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Being Fluent In Japanese Is Ridiculously Fun — 23 Comments

  1. I’ve only had little tastes of the magic, but I will reach the world of fluency so I can join you Japanese masters! :P Thanks for the motivational posts!

  2. Thanks. SHTF at work last week. I barely left the office including at the weekend, hardly slept, hardly ate. No Japanese got done and I was just staring at the Anki avalanche wondering if I just throw the whole thing in.

    I won’t. I’ll pick myself up and keep going.

    • For me, a terrible week at work is one of the hardest things to deal with. It can really destroy my motivation. These days, I usually just keep going but at a slower pace until things clear up then I ramp up pace again. These bumps in the road are going to happen, but if you don’t quit then in the long run they just kind of average out I think.

  3. “Myself and others are waiting. You don’t want us hogging up all the fun now, do you?”

    Hang on guys I’ll be there soon <3

  4. I feel so proud when I recognize several words from a song. Being able to sing along seems like a superpower, indeed. I may be a long time coming, but listen for my song! Thanks for the encouragement.

    • It does feel like a superpower! Being able to understand whole verses and singing along like a pro feels badass, especially when my actual Japanese isn’t that good :D
      A cool thing I noticed is that thanks to reading manga, my ability to read quickly and sing along from lyrics has really improved lately :)

    • 100% dude. Obviously the time varies depending on length of study versus your individual English skill. Assuming you’re at average level native English, and at level 65 Japanese in 3 years. I’d say it takes approximately 6-8 years in total, presuming you kept at the same pace until average native Japanese level. I’m fairly certain Adam would concur with this estimation, though of course your mileage may vary based on individual genetic traits and characteristics.

    • Depends on if you mean English fluency or someone’s native English.

      If you are just talking about English fluency (as a second language), then that’s a definite yes. It all becomes a matter of which you put more time into and have more exposure too.

      If you mean becoming better at Japanese then your own native language, that’s a difficult comparison. I stopped using the term “native level” on the site, because reaching the high levels above fluency are different in character than being a native speaker (as I discussed here http://japaneselevelup.com/jalup-level-guide-reinvented/)

    • I think comparing a native language level with a language acquired as an adult is like trying to compare pears and apples. They are two different scales and doesn’t really make sense unless you setup some specific quantifiable measures to compare with.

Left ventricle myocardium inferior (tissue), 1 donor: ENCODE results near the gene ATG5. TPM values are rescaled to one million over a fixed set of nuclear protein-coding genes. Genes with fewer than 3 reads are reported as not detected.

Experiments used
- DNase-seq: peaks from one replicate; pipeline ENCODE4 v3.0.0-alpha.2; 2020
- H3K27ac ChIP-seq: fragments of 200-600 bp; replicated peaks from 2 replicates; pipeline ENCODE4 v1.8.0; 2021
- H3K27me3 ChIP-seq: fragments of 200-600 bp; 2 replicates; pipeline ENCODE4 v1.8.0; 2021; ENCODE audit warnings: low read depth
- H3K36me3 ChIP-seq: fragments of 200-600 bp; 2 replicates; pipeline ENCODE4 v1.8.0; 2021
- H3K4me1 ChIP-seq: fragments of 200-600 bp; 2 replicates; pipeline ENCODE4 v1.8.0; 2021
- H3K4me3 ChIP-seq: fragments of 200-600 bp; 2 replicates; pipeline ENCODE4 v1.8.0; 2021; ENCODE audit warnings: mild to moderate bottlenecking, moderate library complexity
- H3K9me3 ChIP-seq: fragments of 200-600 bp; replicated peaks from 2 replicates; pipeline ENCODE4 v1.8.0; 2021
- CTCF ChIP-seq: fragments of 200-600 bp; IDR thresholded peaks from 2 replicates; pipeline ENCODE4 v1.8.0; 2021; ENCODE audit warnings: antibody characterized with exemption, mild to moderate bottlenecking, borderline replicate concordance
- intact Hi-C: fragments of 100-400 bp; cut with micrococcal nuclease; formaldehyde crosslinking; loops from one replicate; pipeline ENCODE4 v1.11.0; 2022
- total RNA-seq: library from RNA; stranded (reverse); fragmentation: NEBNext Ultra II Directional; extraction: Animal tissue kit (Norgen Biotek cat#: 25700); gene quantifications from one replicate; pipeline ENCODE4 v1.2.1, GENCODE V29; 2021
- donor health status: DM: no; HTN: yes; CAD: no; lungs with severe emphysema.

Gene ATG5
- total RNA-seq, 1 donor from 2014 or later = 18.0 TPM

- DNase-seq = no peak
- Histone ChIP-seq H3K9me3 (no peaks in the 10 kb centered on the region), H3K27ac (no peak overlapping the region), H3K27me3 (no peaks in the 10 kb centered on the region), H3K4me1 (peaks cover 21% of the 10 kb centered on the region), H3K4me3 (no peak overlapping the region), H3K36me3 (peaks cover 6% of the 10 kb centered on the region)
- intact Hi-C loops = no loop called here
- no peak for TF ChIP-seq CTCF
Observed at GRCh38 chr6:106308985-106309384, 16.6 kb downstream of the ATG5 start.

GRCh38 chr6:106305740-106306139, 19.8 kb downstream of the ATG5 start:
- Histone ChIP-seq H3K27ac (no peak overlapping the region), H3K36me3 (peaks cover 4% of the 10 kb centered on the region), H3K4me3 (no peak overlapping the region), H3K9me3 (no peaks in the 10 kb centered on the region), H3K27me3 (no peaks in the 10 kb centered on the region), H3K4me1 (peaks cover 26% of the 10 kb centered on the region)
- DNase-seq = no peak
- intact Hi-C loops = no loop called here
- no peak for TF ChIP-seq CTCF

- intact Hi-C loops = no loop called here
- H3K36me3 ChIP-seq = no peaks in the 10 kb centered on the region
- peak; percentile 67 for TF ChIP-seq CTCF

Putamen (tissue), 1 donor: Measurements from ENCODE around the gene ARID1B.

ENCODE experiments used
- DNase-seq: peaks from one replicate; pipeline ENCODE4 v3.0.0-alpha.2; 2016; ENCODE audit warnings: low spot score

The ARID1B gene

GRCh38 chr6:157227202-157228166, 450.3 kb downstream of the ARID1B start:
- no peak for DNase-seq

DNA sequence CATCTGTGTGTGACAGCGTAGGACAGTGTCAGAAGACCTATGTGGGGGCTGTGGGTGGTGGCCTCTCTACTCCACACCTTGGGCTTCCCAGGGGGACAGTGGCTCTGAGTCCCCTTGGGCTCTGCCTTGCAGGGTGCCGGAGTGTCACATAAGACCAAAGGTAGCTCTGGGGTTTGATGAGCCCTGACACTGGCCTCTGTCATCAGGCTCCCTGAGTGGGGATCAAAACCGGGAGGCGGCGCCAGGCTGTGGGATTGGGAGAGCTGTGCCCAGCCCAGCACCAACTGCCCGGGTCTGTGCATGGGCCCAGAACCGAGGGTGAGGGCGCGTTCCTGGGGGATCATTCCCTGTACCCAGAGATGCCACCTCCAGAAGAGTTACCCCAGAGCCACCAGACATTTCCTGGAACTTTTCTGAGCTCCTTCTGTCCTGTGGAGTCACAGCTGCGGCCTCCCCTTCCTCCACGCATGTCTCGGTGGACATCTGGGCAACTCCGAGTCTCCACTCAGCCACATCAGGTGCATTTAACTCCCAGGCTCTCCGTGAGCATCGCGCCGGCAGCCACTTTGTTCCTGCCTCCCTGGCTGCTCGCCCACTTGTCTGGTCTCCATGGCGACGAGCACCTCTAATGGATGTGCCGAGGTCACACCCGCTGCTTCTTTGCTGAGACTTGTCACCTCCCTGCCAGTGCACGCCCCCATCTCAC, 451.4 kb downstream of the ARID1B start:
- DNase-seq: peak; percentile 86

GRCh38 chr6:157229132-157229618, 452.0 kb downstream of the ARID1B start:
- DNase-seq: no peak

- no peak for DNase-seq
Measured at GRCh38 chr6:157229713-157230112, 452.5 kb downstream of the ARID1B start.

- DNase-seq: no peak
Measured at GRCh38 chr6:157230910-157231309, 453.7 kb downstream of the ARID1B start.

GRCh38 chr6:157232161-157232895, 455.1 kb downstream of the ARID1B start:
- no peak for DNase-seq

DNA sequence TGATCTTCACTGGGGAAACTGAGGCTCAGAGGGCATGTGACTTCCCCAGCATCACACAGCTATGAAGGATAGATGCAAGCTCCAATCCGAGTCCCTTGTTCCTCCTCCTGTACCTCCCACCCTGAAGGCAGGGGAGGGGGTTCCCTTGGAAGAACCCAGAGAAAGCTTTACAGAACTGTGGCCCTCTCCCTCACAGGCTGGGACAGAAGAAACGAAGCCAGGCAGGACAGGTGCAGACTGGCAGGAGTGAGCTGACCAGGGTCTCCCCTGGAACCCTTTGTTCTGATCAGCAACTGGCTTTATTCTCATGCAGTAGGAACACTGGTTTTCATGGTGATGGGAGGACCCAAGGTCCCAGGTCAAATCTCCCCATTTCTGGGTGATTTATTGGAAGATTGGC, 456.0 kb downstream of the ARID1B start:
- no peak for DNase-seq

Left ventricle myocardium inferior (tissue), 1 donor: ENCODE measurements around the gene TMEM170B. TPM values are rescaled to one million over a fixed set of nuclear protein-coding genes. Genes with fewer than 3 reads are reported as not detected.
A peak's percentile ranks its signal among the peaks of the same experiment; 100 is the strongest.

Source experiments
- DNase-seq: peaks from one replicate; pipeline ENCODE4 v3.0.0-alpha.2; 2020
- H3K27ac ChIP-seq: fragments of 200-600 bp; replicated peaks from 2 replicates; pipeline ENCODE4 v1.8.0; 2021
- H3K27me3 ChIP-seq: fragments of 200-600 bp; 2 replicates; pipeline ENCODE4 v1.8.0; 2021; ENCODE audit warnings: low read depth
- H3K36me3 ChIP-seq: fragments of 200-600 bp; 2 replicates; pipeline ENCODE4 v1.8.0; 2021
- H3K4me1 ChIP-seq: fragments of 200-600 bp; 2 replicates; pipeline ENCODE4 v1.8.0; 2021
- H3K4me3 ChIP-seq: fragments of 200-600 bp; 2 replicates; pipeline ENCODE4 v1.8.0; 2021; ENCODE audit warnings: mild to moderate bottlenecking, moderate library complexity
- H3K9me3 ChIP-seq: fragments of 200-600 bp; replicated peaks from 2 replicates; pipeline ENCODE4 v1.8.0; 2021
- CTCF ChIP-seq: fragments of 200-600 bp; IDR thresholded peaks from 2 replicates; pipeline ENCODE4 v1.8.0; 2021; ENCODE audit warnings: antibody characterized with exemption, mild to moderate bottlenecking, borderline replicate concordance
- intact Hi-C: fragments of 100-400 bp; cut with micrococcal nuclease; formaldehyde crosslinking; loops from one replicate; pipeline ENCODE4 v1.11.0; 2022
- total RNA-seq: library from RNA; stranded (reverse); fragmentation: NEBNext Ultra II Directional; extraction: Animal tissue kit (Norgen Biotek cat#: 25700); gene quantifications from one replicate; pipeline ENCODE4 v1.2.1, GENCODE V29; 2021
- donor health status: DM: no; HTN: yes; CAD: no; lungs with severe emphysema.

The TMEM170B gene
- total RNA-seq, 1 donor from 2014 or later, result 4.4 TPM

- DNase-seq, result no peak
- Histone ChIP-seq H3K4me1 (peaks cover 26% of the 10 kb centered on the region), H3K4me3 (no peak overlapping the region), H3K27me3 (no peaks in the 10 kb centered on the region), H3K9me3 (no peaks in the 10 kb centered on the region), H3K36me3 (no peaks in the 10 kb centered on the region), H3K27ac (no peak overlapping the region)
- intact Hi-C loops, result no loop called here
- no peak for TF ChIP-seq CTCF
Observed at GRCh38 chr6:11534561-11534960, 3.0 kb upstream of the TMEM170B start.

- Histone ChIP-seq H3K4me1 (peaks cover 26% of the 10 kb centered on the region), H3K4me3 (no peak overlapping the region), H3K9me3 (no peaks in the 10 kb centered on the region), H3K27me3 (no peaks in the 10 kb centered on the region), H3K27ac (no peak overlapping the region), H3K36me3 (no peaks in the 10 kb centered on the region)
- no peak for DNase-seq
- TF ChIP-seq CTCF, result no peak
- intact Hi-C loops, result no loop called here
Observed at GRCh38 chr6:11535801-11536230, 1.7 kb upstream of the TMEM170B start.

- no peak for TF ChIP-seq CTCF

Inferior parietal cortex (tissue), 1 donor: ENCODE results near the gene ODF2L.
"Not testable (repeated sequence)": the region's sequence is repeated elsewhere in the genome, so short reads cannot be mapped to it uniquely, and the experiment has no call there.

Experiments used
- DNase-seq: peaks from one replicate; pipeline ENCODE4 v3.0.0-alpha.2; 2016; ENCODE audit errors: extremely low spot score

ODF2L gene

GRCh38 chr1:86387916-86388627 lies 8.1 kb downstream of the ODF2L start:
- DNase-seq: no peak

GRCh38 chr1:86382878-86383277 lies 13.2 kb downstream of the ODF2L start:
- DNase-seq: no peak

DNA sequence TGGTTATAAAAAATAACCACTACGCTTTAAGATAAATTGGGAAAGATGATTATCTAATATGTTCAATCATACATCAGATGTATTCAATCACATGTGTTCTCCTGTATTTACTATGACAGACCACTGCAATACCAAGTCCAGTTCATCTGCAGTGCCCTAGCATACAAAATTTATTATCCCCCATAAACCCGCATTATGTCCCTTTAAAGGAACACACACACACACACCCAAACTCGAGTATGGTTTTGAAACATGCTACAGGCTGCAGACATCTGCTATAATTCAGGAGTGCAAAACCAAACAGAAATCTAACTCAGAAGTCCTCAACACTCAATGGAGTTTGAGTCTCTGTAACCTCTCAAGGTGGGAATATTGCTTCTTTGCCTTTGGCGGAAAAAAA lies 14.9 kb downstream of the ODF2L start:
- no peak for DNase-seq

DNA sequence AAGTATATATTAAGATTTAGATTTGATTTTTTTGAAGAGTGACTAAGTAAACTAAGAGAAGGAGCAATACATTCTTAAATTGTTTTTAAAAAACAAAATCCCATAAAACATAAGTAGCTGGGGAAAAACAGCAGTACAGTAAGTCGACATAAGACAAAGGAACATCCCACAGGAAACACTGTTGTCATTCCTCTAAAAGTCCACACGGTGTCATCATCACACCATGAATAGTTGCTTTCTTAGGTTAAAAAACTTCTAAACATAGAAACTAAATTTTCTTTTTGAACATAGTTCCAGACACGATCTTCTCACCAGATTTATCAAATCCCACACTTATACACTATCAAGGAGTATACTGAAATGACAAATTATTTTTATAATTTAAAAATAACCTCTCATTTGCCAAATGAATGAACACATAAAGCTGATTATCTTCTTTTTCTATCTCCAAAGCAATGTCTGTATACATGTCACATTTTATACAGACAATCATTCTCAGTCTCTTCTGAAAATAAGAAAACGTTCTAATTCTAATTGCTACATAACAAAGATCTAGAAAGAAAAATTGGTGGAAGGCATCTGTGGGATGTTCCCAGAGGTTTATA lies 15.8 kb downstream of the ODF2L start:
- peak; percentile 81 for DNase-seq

5. You don’t even have to be “fluent.” I’m nowhere near fluent, but good enough to understand most teenager/young adult-oriented games and other stuff with some dictionary use. It’s already tons of fun :p

    • Of course, you can and will have fun way before fluency. But whatever fun that is, it’s even more fun when it’s full fluency!

  6. Ah yes. It is my superpower. Japanese. I’m not letting go of you. I will get there.

    It’s been slow progress but I’ve been binge watching J-dramas lately and although I don’t understand 100%, it’s been super fun.

    Watching it with Japanese subtitles makes it a lot more easier, but some dramas don’t have them. I still get it. That’s something I never imagined myself to do when I started to learn Japanese 5 years ago.

    Reading is still bad. I can’t muster to read a single page of Japanese text I don’t understand this aversion. But I gotta face it if I want to get better, right? It’s not that it’s hard, I am just not used to it.

    • Just pick something to read and make it past the first few pages. Your brain will switch to Japanese and you’ll forget that your are reading in Japanese!

    • Binge watching is always great! Just keep polishing that super power.

      As Manan mentions, just pick something simple, and dive in. The more you read, the stronger the confidence you will gain (even if it’s rough at the start).

    • Yeah, just to echo what the others are saying here, often it’s just a matter of jumping that mental hurdle. My brain still panics when I see a page of Japanese text (“what is this moon speak, this ain’t the ‘murican I’m used to”, etc.), but then when I actually look at the page I realize that I can actually read most of it!

      It’s a weird feeling… I wonder at what point that initial panic will disappear…

      • I’m nowhere near fluent, but my mental block for reading Japanese Wikipedia disappeared. This happened right after my holiday in Japan – I guess I learned not to be too bothered by not understanding most of what I see :P. Still a long way to novels but hey, I’m getting there.

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